Your patient is a young woman who presents with a facial rash, joint pain, and fatigue. How will you proceed?
References1. Kado R. Systemic lupus erythematosus for primary care. Prim Care. 2018;45:257-270. doi: 10.1016/j.pop.2018.02.011.2. Pons-Estel GJ, AlarcÃ³n GS, Scofield L, et al. Understanding the epidemiology and progression of systemic lupus erythematosus. Semin Arthritis Rheum. 2010;39:257-268. doi: 10.1016/j.semarthrit.2008.10.007.3. Oku K, Atsumi T, Akiyama Y, et al. Evaluation of the alternative classification criteria of systemic lupus erythematosus established by Systemic Lupus International Collaborating Clinics (SLICC). Mod Rheumatol. 2017:1-7. doi: 10.1080/14397595.2017.1385154.4. Petri M, Orbai AM, AlarcÃ³n GS, et al. Derivation and validation of the Systemic Lupus International Collaborating Clinics classification criteria for systemic lupus erythematosus. Arthritis Rheum. 2012;64:2677-2686. doi: 10.1002/art.34473.
A young woman comes into your office with a rash on her face; she also reports joint pain and fatigue. How will you proceed?
Because many of the symptoms are nonspecific, systemic lupus erythematosus (SLE) can be difficult to diagnose in the primary care setting. Here I describe common presenting features and other manifestations, and I outline a suggested approach. Scroll through the slides for the details.
(Image credit: ©farland80/Shutterstock.com)
Systemic lupus erythematosus (SLE) commonly manifests in the skin, joints, marrow, heart, lungs, kidneys, and brain. The prevalence of this multiorgan, chronic inflammatory disorder ranges from 0.07% to 0.18%.1
The strongest risk factor is female gender; the risk is about 10 times higher in women than in men.2 In addition, the prevalence is higher in blacks than in whites. Blacks often have a younger age at presentation. In addition, the risk of end-organ damage is higher in blacks and other ethnic minorities.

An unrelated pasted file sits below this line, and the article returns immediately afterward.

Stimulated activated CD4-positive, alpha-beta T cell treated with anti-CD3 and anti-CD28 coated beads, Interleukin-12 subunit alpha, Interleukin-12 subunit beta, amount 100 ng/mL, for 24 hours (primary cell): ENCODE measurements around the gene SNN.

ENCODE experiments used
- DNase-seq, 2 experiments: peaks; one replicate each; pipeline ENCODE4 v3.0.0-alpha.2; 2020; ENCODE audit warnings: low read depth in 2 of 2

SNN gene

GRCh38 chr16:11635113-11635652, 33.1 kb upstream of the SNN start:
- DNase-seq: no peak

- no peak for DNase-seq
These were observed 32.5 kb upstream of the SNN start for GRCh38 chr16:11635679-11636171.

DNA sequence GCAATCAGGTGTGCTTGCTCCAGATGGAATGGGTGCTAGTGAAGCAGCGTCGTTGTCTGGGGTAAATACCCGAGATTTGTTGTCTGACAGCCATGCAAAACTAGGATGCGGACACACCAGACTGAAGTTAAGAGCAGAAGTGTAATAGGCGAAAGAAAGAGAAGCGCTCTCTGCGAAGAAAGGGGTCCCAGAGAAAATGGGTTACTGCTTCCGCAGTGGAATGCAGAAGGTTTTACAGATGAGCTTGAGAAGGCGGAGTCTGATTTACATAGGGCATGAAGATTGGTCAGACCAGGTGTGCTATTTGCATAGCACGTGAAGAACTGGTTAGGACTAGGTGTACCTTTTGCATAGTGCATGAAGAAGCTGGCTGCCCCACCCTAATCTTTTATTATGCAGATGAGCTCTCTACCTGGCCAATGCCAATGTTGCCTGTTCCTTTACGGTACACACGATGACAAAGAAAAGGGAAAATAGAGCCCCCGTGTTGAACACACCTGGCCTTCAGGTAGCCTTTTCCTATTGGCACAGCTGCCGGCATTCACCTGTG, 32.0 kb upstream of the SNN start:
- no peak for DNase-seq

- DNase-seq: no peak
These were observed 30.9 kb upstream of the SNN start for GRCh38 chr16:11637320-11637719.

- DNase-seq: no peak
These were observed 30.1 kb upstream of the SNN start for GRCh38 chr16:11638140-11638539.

Rash, fatigue, and joint pain are common presenting features of SLE.
The two systems of classification are the 1997 American College of Rheumatology (ACR) Criteria and the Systemic Lupus International Collaborating Clinics (SLICC) criteria.3,4 The SLICC criteria have an immunologic focus and require meeting at least one immunologic criterion.
Early diagnosis is key to implementing treatment and delaying disease progression.
Antinuclear antibody (ANA) positivity is necessary but not sufficient for diagnosis. Anti-Smith and anti-dsDNA antibodies are specific to SLE.
Suggested tests in primary care for a young woman with SLE features are an ANA screen, extractable nuclear antigen (ENA) 10 panel, ADNA, and C3 and C4 levels. Routine testing for hematuria, proteinuria, impaired renal function, and cytopenia is recommended. Tests for diseases involving other organs should be ordered based on symptoms.
Standard therapy consists of immunosuppression with corticosteroids and the use of hydroxychloroquine, which requires ophthalmic screening because of the risk of retinal toxicity. (For strategies to minimize the risk of ocular toxicity, please see Hydroxychloroquine in Lupus: A Clearer View of Eye Safety.)
Types of cytopenia seen in patients with SLE include leukopenia, thrombocytopenia, and autoimmune hemolytic anemia.
RBC, red blood cell.
Nephritis is more likely to occur early after diagnosis and predicts a worse prognosis.
The most common pleuropulmonary disease associated with SLE is pleuritis. Other related pulmonary disorders include interstitial lung disease and acute pneumonitis. Diffuse alveolar hemorrhage is less common but is life-threatening.
The most common cardiac manifestation of SLE is pericarditis. Keep in mind that patients with SLE are at increased risk for coronary artery disease (CAD) and myocardial infarction (MI).